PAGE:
Kerkhof H.J.M.,Erasmus Medical Center | Doherty M.,Academic Rheumatology | Arden N.K.,University of Southampton | Arden N.K.,University of Oxford | And 34 more authors.
Osteoarthritis and Cartilage | Year: 2011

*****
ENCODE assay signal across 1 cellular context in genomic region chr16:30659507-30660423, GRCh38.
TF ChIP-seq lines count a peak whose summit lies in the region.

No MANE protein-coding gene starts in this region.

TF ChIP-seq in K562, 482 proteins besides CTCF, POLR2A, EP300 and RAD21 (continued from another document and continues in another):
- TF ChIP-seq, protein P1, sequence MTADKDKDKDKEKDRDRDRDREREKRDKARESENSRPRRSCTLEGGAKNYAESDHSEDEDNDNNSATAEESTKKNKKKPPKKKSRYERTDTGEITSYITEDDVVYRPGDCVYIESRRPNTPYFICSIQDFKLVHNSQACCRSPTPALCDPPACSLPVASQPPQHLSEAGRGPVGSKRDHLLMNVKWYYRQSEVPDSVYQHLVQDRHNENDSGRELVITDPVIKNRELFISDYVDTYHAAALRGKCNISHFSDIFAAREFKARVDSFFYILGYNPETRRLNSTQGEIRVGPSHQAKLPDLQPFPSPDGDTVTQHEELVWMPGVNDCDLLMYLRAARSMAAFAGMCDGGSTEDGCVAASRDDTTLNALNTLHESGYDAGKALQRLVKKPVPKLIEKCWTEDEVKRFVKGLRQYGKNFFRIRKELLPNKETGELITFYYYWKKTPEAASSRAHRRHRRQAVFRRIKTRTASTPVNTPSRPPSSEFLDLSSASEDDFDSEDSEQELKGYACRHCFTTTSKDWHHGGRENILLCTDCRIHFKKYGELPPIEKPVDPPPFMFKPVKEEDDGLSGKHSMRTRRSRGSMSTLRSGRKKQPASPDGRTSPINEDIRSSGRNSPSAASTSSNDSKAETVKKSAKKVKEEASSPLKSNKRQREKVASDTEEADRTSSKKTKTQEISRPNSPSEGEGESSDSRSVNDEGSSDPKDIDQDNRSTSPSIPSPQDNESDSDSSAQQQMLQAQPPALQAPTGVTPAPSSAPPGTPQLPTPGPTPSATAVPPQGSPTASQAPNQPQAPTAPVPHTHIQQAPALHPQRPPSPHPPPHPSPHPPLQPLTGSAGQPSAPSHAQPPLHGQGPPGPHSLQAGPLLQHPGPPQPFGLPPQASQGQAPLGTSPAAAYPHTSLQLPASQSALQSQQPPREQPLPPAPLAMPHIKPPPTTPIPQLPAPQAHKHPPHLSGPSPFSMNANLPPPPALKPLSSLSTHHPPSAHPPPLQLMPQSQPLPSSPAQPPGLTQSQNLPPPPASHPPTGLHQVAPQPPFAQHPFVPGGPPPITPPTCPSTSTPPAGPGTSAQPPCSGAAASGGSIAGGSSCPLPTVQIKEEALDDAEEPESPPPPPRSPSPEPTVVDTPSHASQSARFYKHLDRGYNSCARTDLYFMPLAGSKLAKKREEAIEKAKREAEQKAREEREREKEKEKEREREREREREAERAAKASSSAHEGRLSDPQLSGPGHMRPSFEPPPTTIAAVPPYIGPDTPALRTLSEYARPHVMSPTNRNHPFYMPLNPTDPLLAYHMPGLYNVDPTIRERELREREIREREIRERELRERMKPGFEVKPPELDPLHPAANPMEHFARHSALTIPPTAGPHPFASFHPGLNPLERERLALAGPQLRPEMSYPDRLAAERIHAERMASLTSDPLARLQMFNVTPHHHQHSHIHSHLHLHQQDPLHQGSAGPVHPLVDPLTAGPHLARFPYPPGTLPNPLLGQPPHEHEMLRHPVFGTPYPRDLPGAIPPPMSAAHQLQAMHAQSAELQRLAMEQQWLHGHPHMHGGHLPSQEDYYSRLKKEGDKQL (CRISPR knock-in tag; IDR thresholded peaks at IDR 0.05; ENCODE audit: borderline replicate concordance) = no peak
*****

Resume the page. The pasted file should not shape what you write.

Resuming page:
Objective: To clarify the role of common genetic variation in the Interleukin-1β (IL1B) and Interleukin-1R antagonist (IL1RN) genes on risk of knee and hip osteoarthritis (OA) and severity of knee OA by means of large-scale meta-analyses. Methods: We searched PubMed for articles assessing the role of IL1B and IL1RN polymorphisms/haplotypes on the risk of hip and/or knee OA. Novel data were included from eight unpublished studies. Meta-analyses were performed using fixed- and random-effects models with a total of 3595 hip OA and 5013 knee OA cases, and 6559 and 9132 controls respectively. The role of ILRN haplotypes on radiographic severity of knee OA was tested in 1918 cases with Kellgren-Lawrence (K/L) 1 or 2 compared to 199 cases with K/L 3 or 4. Results: The meta-analysis of six published studies retrieved from the literature search and eight unpublished studies showed no evidence of association between common genetic variation in the IL1B or IL1RN genes and risk of hip OA or knee OA (P>0.05 for rs16944, rs1143634, rs419598 and haplotype C-G-C (rs1143634, rs16944 and rs419598) previously implicated in risk of hip OA). The C-T-A haplotype formed by rs419598, rs315952 and rs9005, previously implicated in radiographic severity of knee OA, was associated with reduced severity of knee OA (odds ratio (OR)=0.71 95%CI 0.56-0.91; P=0.006, I2=74%), and achieved borderline statistical significance in a random-effects model (OR=0.61 95%CI 0.35-1.06 P=0.08). Conclusion: Common genetic variation in the Interleukin-1 region is not associated with prevalence of hip or knee OA but our data suggest that IL1RN might have a role in severity of knee OA. © 2010 Osteoarthritis Research Society International.